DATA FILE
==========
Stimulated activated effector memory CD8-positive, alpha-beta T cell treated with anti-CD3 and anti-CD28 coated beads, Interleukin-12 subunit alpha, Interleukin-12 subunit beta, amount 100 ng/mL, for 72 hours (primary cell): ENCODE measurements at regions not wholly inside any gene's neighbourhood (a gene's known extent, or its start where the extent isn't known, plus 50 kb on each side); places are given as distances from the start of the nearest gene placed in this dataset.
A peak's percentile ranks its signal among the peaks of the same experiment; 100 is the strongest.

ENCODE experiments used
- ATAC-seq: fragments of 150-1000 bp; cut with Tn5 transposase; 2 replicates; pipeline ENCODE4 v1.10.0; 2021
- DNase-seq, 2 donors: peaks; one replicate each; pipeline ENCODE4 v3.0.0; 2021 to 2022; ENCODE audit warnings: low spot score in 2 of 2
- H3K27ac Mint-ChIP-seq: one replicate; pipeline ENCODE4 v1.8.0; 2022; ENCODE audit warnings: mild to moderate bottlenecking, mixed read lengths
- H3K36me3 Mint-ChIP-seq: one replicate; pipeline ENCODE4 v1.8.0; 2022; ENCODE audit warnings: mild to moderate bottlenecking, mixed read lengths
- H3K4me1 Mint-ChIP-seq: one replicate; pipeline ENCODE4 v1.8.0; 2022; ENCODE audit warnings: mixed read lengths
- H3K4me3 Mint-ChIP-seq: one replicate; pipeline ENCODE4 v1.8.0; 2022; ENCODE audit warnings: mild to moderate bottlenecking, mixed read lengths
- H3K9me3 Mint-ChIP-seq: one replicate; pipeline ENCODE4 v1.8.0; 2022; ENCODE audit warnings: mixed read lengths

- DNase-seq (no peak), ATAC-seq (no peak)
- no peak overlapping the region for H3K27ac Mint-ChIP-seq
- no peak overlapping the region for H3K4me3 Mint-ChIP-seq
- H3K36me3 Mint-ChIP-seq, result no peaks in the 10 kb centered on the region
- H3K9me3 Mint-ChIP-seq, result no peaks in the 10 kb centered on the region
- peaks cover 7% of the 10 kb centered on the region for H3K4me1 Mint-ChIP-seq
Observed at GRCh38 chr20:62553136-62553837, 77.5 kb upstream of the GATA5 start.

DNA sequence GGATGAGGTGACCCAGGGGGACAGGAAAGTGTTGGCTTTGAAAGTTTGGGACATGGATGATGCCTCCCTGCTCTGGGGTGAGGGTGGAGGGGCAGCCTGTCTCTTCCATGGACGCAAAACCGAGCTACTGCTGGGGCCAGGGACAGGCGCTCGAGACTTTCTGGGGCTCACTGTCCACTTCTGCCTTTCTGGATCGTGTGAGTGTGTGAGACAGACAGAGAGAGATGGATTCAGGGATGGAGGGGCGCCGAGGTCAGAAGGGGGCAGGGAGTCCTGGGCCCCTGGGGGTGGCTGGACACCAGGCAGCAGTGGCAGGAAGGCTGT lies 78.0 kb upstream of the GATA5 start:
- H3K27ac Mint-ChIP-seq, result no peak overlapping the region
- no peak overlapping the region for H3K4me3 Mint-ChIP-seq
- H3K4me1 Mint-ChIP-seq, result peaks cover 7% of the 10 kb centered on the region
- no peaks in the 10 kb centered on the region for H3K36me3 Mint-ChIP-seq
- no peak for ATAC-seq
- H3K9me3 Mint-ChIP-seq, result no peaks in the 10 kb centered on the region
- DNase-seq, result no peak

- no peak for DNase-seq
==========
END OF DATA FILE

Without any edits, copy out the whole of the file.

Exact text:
Stimulated activated effector memory CD8-positive, alpha-beta T cell treated with anti-CD3 and anti-CD28 coated beads, Interleukin-12 subunit alpha, Interleukin-12 subunit beta, amount 100 ng/mL, for 72 hours (primary cell): ENCODE measurements at regions not wholly inside any gene's neighbourhood (a gene's known extent, or its start where the extent isn't known, plus 50 kb on each side); places are given as distances from the start of the nearest gene placed in this dataset.
A peak's percentile ranks its signal among the peaks of the same experiment; 100 is the strongest.

ENCODE experiments used
- ATAC-seq: fragments of 150-1000 bp; cut with Tn5 transposase; 2 replicates; pipeline ENCODE4 v1.10.0; 2021
- DNase-seq, 2 donors: peaks; one replicate each; pipeline ENCODE4 v3.0.0; 2021 to 2022; ENCODE audit warnings: low spot score in 2 of 2
- H3K27ac Mint-ChIP-seq: one replicate; pipeline ENCODE4 v1.8.0; 2022; ENCODE audit warnings: mild to moderate bottlenecking, mixed read lengths
- H3K36me3 Mint-ChIP-seq: one replicate; pipeline ENCODE4 v1.8.0; 2022; ENCODE audit warnings: mild to moderate bottlenecking, mixed read lengths
- H3K4me1 Mint-ChIP-seq: one replicate; pipeline ENCODE4 v1.8.0; 2022; ENCODE audit warnings: mixed read lengths
- H3K4me3 Mint-ChIP-seq: one replicate; pipeline ENCODE4 v1.8.0; 2022; ENCODE audit warnings: mild to moderate bottlenecking, mixed read lengths
- H3K9me3 Mint-ChIP-seq: one replicate; pipeline ENCODE4 v1.8.0; 2022; ENCODE audit warnings: mixed read lengths

- DNase-seq (no peak), ATAC-seq (no peak)
- no peak overlapping the region for H3K27ac Mint-ChIP-seq
- no peak overlapping the region for H3K4me3 Mint-ChIP-seq
- H3K36me3 Mint-ChIP-seq, result no peaks in the 10 kb centered on the region
- H3K9me3 Mint-ChIP-seq, result no peaks in the 10 kb centered on the region
- peaks cover 7% of the 10 kb centered on the region for H3K4me1 Mint-ChIP-seq
Observed at GRCh38 chr20:62553136-62553837, 77.5 kb upstream of the GATA5 start.

DNA sequence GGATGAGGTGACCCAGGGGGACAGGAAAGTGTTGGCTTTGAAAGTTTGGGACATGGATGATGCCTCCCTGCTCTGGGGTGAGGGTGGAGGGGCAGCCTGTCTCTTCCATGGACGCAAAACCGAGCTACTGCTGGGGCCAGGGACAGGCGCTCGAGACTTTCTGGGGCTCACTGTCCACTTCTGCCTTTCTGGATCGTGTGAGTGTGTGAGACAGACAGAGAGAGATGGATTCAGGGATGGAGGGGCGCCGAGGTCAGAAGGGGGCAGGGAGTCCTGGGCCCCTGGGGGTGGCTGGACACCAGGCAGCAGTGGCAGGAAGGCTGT lies 78.0 kb upstream of the GATA5 start:
- H3K27ac Mint-ChIP-seq, result no peak overlapping the region
- no peak overlapping the region for H3K4me3 Mint-ChIP-seq
- H3K4me1 Mint-ChIP-seq, result peaks cover 7% of the 10 kb centered on the region
- no peaks in the 10 kb centered on the region for H3K36me3 Mint-ChIP-seq
- no peak for ATAC-seq
- H3K9me3 Mint-ChIP-seq, result no peaks in the 10 kb centered on the region
- DNase-seq, result no peak

- no peak for DNase-seq